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They’re one indicator of the havoc that climate change is wreaking.

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If we want more US residents to raise their voices about climate change, focusing on fossil fuels won’t get us there. We need to talk about something much more tangible, immediate, and universal to all: food.

Right now, Americans are highly concerned about their skyrocketing grocery bills. We witnessed a staggering 5.8 percent surge in food prices last year, with another 2.9 percent increase projected for 2024, despite a strong economy and a slowdown of inflation rates. Armed conflicts, wars, and the lingering effects of inflation are all contributors to this inflation, but the one constant and increasing factor is climate change. Many people are not yet connecting the dots.

The reality is that rising food prices should be our constant reminder of the havoc that climate change is causing. In 2023, extreme weather, such as heat waves, droughts, and floods, was the main disrupter of food prices, causing widespread damage to crops and livestock globally.

Corn, wheat, rice, and potatoes — staples of our diets — are among the crops most susceptible to changes in weather patterns. Rice, for example, cannot get efficiently self-pollinated in hotter temperatures, degrading the grain quality and reducing its yield. Scientists expect that we will start feeling the effects of the weather on rice in the next 15 years, with rice yields decreasing up to 40 percent by the end of the century. According to NASA climate projections, by 2030, increases in temperature and changes in rainfall patterns will cause significant reductions in the nutritional quality of wheat and a 24 percent reduction in maize yield.

It is not just about grains and diet staples. Fruits and vegetables are among the food groups contributing significantly to the rise in grocery prices. And we know that severe weather patterns also degrade the quality of our produce. Heat waves can scorch fruits and vegetables. A rise in carbon dioxide in the atmosphere also causes changes in the micronutrient content of popular produce like strawberries and tomatoes. To top it all off, severe weather events can also promote overgrowth of weeds and pests. When farmers use herbicides and pesticides — some of which emit climate-warming gases themselves — to control the problem, some pests may develop pesticide resistance, leading to increased use of these chemicals and causing costs to rise.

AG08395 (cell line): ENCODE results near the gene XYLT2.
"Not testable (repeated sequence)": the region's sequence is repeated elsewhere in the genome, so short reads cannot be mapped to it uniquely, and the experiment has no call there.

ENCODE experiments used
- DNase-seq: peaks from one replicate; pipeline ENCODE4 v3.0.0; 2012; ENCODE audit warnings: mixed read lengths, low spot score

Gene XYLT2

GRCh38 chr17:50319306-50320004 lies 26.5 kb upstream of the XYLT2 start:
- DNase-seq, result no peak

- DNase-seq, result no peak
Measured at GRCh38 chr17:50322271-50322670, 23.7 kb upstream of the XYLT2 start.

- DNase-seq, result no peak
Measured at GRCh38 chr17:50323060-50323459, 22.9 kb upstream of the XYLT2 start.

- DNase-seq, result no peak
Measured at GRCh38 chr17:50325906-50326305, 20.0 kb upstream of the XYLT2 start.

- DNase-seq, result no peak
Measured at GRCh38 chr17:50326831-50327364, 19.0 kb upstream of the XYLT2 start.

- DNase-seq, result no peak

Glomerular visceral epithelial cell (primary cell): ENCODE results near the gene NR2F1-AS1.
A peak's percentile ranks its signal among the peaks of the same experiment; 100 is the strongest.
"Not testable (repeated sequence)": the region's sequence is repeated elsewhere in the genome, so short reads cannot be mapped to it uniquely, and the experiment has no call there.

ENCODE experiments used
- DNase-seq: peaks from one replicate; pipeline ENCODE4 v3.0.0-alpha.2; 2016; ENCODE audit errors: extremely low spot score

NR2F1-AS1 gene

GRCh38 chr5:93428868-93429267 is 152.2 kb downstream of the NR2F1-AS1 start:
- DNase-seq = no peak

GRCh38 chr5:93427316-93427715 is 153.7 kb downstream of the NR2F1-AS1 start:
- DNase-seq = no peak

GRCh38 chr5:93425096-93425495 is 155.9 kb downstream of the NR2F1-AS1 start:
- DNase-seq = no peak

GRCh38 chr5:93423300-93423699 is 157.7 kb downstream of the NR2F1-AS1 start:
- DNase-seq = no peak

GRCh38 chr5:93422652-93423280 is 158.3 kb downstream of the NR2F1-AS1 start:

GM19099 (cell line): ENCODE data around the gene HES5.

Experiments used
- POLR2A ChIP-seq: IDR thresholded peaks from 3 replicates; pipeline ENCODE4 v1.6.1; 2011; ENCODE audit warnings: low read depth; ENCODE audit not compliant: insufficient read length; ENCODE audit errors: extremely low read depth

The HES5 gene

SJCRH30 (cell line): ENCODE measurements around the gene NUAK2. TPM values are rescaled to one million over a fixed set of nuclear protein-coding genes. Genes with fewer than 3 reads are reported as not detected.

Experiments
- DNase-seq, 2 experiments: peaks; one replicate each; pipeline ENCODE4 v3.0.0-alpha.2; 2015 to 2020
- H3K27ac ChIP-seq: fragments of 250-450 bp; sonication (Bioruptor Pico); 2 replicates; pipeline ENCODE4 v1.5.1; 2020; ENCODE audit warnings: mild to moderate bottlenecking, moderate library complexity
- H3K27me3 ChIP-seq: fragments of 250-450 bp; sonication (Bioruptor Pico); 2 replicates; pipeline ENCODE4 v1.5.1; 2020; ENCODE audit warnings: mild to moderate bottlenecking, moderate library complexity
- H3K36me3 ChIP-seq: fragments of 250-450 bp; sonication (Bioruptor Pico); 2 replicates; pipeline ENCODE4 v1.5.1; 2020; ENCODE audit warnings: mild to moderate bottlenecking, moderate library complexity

An additional 1 degree Celsius rise in Earth’s temperature could cause crop failures across 3.2 million acres in the US alone, according to one recent study. As crops fail and supplies dwindle, US residents could pay higher prices in the supermarkets.

There’s also the taxpayer burden in bailouts to farmers. US rice farmers have required disaster aid for crop loss from extreme weather events since at least 2017. Droughts, floods, and other severe weather events were cited as the most expensive reasons for crop loss, totaling over $118.7 billion in 2021-22.

While the consequences of climate change are laid bare in our supermarkets each week, less than half of US residents think that climate change is personally important. So here are some specific ways in which we can help people understand the bigger picture.

First, don’t talk about climate change. Instead, connect through food. Food is what brings us together, what we have in common. It’s no secret that climate change can be a polarizing topic in the US. Food, in contrast, is joy and is what we use to bring us together on any occasion. We use it to communicate that we care. We use it to celebrate, grieve, share, and preserve our cultures and traditions.

So commiserate with the people you know about rising food prices. Food is powerful, and people across all walks of life can rally around protecting their access to it. It is a potent topic for making the topic of climate change feel personal, immediate, and urgent for everyone.

Uriyoán Colón-Ramos is an associate professor of nutrition and global health at George Washington University.

This story was originally published by Yale Climate Connections and is part of Covering Climate Now, a global journalism collaboration strengthening coverage of the climate story.

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